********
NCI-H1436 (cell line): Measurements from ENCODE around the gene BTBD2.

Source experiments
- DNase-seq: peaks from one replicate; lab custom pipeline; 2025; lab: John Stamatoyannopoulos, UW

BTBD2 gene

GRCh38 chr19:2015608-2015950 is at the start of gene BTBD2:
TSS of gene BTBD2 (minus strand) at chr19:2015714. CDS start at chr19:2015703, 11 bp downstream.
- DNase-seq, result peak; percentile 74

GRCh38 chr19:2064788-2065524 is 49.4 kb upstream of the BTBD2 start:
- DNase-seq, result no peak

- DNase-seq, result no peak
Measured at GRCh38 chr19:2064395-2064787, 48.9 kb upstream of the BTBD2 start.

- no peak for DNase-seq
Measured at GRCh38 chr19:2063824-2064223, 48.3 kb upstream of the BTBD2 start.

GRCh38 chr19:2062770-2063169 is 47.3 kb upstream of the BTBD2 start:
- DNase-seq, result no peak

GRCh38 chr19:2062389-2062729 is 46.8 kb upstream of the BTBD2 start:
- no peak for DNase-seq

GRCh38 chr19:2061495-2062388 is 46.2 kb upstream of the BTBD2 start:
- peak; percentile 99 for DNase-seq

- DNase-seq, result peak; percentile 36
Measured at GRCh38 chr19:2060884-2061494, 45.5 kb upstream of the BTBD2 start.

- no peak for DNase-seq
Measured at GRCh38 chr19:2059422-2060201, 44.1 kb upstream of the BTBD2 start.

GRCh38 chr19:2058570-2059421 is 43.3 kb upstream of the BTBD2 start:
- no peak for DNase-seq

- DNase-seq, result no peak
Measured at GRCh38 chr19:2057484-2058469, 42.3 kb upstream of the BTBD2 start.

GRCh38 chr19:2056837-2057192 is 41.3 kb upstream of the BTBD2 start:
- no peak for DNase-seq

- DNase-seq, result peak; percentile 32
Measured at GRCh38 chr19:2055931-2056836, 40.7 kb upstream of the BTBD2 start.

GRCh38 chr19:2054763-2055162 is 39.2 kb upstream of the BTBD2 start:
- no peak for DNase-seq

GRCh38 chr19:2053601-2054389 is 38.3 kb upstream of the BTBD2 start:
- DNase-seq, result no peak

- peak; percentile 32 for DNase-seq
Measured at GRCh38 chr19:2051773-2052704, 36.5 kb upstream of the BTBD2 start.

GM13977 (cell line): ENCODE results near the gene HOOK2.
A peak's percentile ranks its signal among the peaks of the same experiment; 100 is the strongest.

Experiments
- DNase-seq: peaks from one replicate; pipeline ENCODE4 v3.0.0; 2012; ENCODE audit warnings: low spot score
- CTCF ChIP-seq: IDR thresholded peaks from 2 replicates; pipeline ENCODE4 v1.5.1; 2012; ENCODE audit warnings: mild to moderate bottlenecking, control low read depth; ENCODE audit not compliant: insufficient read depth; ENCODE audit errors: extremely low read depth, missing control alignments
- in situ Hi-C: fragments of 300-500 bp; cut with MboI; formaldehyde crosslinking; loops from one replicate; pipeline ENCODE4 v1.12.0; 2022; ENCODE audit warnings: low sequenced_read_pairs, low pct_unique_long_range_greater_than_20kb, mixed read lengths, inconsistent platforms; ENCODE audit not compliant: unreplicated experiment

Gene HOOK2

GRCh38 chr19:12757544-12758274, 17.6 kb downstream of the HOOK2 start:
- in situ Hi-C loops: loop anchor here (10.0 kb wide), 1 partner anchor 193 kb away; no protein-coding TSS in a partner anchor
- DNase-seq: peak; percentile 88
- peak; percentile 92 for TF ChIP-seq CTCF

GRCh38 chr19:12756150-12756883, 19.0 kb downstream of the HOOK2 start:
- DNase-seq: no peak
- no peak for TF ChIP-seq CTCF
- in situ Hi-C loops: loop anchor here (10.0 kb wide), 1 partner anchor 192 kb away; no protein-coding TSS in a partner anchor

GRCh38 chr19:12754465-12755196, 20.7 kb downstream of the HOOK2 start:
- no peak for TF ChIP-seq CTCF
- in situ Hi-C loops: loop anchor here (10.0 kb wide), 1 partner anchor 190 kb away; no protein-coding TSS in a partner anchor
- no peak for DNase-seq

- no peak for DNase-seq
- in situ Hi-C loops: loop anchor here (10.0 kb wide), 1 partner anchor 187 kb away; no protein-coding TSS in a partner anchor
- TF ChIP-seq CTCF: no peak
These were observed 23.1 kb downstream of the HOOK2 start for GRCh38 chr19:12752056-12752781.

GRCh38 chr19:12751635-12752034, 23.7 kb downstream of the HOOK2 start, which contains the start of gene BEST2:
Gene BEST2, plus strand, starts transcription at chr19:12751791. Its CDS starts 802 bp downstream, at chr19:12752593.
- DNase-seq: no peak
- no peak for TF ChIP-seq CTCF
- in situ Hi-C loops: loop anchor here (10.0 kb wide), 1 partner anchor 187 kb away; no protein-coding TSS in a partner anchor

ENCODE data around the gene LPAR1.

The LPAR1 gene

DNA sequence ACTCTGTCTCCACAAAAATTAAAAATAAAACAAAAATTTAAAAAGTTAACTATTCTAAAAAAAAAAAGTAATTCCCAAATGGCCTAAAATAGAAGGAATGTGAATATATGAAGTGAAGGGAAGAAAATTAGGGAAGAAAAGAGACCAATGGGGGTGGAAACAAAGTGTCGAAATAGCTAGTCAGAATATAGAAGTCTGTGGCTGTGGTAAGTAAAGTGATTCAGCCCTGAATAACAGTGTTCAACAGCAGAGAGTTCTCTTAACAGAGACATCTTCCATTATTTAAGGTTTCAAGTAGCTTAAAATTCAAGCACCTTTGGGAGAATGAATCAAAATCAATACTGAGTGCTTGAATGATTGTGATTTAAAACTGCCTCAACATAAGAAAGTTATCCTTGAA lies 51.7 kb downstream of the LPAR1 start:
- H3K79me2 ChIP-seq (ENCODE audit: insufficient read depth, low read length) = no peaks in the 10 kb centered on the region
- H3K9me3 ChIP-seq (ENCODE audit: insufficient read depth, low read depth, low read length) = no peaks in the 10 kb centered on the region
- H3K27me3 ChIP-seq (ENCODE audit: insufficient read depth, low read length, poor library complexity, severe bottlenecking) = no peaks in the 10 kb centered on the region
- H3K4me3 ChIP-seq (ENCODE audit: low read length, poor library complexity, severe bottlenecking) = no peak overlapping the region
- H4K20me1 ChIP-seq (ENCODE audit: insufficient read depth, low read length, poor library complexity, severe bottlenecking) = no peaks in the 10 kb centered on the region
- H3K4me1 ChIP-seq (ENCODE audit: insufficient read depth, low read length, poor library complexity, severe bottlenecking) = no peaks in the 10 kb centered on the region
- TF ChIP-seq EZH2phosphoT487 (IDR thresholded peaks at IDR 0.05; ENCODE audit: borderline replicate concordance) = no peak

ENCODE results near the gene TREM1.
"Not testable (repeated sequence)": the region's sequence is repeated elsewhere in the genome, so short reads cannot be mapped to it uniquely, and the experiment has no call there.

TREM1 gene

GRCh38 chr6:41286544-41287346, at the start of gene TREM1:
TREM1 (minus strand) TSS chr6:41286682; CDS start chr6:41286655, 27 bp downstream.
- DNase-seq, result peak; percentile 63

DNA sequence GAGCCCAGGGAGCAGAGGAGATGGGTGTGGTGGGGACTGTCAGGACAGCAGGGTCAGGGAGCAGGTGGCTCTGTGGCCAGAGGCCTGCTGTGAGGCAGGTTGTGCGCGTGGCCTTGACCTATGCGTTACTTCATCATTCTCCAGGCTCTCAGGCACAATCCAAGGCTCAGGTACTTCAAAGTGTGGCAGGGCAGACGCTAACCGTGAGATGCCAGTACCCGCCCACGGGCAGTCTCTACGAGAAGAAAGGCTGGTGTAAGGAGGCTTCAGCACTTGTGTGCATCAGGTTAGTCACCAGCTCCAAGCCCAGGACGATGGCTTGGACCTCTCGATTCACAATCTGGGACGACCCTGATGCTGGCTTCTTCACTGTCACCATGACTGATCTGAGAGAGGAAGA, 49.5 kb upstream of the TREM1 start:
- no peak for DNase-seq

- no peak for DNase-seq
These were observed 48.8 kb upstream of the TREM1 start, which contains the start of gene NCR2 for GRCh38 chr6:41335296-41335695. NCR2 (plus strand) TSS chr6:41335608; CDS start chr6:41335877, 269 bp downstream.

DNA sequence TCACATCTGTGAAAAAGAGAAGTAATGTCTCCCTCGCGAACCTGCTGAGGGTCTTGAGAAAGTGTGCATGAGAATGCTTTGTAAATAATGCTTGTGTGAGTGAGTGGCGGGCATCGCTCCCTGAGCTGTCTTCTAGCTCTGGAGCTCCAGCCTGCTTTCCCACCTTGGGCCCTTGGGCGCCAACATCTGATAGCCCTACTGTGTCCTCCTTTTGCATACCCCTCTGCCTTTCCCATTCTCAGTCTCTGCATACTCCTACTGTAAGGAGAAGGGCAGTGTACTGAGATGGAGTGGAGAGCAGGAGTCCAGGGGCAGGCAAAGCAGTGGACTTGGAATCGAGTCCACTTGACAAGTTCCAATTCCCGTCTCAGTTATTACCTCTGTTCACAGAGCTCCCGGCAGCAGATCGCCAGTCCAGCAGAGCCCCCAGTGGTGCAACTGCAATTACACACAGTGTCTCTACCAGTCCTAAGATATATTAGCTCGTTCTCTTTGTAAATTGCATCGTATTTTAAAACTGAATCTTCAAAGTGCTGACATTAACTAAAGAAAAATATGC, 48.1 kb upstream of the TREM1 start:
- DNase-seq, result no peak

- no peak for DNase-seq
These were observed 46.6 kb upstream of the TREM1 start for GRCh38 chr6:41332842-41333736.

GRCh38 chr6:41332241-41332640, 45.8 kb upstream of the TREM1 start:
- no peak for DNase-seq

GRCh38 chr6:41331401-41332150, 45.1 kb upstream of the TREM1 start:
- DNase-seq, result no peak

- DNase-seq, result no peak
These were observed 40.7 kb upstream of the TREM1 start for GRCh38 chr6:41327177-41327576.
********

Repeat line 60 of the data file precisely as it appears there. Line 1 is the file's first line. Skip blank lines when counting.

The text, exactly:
These were observed 23.1 kb downstream of the HOOK2 start for GRCh38 chr19:12752056-12752781.